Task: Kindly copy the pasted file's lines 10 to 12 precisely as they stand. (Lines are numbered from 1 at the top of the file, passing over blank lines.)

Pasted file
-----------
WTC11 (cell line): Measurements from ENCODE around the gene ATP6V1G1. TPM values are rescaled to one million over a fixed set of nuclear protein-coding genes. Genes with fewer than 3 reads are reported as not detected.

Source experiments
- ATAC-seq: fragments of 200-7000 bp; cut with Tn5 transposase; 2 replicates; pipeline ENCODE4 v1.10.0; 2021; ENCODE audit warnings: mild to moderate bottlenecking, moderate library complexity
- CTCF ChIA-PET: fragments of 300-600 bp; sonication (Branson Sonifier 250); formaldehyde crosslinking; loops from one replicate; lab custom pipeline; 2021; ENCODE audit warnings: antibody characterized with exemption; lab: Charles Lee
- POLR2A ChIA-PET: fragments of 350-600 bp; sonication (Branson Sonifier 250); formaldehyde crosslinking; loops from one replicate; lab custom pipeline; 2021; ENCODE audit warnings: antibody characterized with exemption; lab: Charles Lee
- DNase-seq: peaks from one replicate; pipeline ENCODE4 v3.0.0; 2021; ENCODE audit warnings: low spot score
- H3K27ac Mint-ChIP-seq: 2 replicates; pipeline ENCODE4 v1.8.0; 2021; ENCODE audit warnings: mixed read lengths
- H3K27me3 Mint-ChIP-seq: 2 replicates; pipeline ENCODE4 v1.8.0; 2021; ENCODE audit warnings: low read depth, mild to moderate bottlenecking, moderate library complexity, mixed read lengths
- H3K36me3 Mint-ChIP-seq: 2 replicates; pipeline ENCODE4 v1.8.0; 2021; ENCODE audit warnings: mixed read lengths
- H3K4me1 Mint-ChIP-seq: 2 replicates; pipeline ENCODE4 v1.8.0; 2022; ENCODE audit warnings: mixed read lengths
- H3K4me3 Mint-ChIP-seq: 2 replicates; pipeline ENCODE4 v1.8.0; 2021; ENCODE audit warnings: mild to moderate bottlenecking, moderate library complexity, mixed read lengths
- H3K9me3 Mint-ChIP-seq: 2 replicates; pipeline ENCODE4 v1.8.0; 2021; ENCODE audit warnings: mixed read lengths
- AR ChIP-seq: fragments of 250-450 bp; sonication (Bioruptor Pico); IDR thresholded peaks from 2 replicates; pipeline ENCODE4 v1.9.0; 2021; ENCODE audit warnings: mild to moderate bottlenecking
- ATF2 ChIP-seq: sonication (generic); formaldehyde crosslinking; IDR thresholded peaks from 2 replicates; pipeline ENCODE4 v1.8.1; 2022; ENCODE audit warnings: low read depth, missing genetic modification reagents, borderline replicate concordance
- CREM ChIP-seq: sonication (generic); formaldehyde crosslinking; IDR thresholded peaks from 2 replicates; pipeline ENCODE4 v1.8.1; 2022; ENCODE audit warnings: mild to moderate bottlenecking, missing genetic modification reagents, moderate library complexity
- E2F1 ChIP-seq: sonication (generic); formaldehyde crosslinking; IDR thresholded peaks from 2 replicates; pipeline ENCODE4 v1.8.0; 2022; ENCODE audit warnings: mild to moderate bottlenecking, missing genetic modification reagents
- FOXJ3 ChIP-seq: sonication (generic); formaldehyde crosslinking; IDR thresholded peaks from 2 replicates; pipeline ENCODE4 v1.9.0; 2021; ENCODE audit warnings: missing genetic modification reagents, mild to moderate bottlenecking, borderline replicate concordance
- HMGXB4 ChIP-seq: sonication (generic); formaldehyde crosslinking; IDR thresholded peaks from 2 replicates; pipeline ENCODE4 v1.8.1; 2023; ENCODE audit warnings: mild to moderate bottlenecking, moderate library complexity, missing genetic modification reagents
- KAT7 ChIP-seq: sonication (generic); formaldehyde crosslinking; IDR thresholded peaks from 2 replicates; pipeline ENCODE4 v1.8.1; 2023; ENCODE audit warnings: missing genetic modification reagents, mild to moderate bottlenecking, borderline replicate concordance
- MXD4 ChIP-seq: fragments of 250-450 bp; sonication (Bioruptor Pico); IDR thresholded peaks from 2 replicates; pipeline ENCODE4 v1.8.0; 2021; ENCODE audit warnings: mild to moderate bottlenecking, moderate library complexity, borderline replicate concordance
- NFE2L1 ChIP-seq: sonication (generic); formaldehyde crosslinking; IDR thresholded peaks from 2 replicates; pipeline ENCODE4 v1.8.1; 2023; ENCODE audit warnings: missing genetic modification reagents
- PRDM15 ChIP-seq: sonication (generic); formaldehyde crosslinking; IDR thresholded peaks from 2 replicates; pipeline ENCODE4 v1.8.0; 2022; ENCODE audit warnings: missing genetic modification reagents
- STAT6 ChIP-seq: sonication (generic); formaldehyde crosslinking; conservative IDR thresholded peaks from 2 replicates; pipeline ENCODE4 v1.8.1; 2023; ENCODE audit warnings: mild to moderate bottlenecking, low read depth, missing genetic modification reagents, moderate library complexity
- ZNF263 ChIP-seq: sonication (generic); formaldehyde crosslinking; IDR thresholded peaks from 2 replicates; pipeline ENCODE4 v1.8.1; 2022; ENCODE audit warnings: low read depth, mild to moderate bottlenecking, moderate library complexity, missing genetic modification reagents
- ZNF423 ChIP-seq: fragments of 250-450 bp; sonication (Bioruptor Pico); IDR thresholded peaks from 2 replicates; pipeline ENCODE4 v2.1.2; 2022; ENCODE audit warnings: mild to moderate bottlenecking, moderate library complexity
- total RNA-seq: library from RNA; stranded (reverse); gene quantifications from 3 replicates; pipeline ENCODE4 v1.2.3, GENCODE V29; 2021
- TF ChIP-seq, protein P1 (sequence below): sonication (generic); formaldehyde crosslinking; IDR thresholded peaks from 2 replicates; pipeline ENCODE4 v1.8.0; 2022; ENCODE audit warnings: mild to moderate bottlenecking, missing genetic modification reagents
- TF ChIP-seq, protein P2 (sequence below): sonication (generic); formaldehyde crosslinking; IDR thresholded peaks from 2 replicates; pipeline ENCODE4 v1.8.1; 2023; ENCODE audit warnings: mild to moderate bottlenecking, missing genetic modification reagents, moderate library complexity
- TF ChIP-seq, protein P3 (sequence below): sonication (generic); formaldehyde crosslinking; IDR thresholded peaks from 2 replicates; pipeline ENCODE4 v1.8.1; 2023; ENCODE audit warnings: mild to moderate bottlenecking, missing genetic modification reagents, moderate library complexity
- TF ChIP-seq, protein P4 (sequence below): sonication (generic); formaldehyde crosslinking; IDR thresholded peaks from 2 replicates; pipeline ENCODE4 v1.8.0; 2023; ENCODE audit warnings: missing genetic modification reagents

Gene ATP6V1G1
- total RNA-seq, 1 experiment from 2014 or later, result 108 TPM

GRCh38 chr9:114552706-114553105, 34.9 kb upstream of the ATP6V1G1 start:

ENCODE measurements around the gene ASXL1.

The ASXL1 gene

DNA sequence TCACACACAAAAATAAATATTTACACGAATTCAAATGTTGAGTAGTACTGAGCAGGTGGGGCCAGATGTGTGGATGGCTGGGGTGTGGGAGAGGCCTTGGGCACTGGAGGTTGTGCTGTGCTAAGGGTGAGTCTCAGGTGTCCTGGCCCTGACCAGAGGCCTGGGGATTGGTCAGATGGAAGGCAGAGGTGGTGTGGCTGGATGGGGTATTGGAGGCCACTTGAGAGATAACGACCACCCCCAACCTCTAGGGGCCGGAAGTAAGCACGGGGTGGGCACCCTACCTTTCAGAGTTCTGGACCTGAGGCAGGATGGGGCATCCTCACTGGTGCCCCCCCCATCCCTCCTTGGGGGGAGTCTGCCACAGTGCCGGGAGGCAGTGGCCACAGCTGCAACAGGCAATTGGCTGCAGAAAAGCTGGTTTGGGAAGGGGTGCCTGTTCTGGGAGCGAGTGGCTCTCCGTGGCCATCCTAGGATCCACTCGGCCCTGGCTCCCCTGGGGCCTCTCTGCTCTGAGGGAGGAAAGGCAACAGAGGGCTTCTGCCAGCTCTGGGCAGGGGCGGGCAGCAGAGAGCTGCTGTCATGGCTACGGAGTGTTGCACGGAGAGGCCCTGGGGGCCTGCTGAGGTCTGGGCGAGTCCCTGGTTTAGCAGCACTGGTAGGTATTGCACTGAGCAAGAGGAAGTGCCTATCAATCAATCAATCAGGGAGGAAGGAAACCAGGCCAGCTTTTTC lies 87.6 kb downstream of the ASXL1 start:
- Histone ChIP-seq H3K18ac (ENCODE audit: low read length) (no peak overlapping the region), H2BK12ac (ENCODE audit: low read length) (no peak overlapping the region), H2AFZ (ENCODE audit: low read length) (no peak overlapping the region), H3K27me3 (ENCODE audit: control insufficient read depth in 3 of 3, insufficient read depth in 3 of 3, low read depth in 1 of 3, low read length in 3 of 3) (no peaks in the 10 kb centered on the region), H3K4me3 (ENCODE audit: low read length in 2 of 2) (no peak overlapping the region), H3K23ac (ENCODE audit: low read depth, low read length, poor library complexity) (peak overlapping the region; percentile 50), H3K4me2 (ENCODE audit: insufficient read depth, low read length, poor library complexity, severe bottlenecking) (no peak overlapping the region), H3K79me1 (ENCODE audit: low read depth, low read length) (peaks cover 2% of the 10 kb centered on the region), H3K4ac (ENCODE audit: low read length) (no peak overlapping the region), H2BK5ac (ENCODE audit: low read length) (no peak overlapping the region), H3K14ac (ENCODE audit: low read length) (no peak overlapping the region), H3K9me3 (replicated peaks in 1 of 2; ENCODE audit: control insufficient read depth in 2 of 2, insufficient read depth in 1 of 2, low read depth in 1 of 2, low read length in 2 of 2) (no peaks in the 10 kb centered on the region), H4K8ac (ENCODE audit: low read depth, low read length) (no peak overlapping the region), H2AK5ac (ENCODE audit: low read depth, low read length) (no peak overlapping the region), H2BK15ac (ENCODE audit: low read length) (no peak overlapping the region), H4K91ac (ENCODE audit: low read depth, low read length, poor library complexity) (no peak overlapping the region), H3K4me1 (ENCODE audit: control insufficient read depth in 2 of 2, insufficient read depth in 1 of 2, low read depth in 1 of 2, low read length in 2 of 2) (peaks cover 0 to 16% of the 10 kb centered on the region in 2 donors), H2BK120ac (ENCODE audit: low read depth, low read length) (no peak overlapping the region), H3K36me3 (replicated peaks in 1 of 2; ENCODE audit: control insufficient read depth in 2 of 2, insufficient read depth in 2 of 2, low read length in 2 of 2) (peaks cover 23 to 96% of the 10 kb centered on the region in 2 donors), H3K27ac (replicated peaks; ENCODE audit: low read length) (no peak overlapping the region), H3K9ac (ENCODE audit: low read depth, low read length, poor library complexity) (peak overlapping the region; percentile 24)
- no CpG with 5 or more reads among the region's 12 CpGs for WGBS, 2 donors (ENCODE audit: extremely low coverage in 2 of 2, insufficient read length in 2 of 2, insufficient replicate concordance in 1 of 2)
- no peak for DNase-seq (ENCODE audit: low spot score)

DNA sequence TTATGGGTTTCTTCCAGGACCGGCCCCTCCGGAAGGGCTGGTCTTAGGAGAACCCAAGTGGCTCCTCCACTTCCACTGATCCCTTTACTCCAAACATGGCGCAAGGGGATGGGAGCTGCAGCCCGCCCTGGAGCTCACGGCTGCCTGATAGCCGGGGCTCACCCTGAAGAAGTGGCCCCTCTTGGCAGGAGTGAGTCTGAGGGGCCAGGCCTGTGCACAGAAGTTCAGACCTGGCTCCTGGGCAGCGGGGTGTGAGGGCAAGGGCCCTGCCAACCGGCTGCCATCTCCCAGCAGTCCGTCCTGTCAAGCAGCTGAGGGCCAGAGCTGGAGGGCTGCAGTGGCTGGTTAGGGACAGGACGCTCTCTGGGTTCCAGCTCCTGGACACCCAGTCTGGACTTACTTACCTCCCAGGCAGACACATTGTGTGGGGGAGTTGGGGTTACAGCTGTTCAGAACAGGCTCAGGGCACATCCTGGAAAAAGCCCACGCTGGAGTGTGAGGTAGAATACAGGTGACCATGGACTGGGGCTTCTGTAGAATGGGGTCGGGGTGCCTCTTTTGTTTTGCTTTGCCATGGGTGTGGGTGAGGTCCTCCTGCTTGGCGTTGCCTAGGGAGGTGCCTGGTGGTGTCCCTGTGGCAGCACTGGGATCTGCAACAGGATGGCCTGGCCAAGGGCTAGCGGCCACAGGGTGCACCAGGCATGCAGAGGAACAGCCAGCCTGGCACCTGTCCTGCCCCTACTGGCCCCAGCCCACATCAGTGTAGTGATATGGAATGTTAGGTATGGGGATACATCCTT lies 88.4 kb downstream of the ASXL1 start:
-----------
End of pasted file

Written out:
- H3K4me1 Mint-ChIP-seq: 2 replicates; pipeline ENCODE4 v1.8.0; 2022; ENCODE audit warnings: mixed read lengths
- H3K4me3 Mint-ChIP-seq: 2 replicates; pipeline ENCODE4 v1.8.0; 2021; ENCODE audit warnings: mild to moderate bottlenecking, moderate library complexity, mixed read lengths
- H3K9me3 Mint-ChIP-seq: 2 replicates; pipeline ENCODE4 v1.8.0; 2021; ENCODE audit warnings: mixed read lengths